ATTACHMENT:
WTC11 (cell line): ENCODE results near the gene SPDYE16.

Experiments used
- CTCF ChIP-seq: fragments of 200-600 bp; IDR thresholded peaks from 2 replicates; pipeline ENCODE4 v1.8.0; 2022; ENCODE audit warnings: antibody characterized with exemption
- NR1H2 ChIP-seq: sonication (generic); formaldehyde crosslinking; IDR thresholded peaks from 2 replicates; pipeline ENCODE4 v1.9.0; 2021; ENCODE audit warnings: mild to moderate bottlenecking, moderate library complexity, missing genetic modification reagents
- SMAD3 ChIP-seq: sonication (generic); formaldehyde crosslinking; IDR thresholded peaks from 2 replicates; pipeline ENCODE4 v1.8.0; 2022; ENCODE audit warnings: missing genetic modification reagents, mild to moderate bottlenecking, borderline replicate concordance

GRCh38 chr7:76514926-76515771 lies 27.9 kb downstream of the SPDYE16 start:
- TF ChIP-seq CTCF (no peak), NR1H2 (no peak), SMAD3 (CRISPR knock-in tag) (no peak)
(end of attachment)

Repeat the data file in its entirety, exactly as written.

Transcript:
WTC11 (cell line): ENCODE results near the gene SPDYE16.

Experiments used
- CTCF ChIP-seq: fragments of 200-600 bp; IDR thresholded peaks from 2 replicates; pipeline ENCODE4 v1.8.0; 2022; ENCODE audit warnings: antibody characterized with exemption
- NR1H2 ChIP-seq: sonication (generic); formaldehyde crosslinking; IDR thresholded peaks from 2 replicates; pipeline ENCODE4 v1.9.0; 2021; ENCODE audit warnings: mild to moderate bottlenecking, moderate library complexity, missing genetic modification reagents
- SMAD3 ChIP-seq: sonication (generic); formaldehyde crosslinking; IDR thresholded peaks from 2 replicates; pipeline ENCODE4 v1.8.0; 2022; ENCODE audit warnings: missing genetic modification reagents, mild to moderate bottlenecking, borderline replicate concordance

GRCh38 chr7:76514926-76515771 lies 27.9 kb downstream of the SPDYE16 start:
- TF ChIP-seq CTCF (no peak), NR1H2 (no peak), SMAD3 (CRISPR knock-in tag) (no peak)